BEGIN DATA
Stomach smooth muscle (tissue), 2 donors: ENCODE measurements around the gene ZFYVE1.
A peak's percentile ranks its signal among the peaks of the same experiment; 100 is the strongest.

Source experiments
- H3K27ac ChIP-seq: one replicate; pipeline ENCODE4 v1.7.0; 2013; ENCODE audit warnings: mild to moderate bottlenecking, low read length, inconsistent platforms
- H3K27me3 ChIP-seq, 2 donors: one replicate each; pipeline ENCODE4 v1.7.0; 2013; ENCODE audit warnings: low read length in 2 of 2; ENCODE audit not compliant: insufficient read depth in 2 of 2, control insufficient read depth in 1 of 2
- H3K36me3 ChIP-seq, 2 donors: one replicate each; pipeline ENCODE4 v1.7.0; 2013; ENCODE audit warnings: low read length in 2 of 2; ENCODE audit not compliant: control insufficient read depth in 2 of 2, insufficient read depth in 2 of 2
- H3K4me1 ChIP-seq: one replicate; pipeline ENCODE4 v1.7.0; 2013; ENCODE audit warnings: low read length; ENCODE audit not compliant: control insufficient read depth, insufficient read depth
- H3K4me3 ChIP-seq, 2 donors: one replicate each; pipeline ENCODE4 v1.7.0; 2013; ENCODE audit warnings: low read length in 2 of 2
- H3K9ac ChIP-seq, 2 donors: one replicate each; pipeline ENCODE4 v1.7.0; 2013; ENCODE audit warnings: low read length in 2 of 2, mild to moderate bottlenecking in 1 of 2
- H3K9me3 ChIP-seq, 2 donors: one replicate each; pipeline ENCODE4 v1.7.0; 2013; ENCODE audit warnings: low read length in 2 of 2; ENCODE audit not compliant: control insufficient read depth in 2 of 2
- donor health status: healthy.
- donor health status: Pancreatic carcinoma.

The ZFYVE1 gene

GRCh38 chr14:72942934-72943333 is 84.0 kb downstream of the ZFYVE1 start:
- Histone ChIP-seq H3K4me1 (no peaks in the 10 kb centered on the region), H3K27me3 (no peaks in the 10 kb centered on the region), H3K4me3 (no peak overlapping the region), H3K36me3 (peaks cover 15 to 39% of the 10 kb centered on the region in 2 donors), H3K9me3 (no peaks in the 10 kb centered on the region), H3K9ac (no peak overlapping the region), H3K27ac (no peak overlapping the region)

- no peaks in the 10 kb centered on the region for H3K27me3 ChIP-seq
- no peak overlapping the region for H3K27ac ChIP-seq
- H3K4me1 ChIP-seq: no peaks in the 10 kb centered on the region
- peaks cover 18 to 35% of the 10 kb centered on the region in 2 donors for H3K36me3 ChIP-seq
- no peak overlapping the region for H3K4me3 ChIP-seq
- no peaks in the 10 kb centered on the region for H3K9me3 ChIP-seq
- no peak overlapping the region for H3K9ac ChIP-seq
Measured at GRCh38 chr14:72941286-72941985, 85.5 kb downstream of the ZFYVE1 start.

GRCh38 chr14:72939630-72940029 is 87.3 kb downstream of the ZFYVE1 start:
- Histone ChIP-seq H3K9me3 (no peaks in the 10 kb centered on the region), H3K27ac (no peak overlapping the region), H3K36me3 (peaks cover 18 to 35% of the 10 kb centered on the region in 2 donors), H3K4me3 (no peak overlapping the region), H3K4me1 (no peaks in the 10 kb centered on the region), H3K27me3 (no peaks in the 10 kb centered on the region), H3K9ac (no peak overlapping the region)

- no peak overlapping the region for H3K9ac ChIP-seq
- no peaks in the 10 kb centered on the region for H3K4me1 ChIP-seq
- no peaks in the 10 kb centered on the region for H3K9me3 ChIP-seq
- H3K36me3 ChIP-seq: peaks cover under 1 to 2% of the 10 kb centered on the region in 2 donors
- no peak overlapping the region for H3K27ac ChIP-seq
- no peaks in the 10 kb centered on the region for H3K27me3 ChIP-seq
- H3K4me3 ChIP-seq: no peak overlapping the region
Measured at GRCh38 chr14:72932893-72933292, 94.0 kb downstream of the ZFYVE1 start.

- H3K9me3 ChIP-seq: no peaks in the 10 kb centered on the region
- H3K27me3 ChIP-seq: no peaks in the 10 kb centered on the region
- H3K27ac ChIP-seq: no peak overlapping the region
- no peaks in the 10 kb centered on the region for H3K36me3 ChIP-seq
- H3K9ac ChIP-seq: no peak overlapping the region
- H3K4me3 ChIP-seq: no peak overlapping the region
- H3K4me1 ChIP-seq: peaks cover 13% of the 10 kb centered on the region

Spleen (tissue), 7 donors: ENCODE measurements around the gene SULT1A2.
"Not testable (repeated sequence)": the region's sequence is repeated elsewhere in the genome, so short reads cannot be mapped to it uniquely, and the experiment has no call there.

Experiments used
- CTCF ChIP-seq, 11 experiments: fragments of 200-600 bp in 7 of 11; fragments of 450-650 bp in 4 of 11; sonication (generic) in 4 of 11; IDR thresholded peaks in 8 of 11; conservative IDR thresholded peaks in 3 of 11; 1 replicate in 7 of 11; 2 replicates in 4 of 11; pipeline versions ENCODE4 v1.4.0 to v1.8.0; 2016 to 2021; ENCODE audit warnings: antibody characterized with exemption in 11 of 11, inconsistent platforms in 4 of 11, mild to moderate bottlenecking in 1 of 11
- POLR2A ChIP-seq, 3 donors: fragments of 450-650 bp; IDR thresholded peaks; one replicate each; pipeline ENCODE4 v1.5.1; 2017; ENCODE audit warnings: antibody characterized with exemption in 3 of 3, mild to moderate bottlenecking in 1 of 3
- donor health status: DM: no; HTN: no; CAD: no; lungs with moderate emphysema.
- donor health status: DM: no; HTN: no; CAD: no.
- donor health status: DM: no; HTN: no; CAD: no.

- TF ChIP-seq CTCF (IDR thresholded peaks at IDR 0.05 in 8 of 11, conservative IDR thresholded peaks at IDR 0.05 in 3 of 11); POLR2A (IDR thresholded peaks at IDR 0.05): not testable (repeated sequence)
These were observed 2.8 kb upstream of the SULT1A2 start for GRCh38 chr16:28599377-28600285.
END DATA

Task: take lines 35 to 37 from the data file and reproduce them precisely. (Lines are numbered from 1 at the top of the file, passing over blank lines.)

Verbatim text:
- H3K27me3 ChIP-seq: no peaks in the 10 kb centered on the region
- H3K27ac ChIP-seq: no peak overlapping the region
- no peaks in the 10 kb centered on the region for H3K36me3 ChIP-seq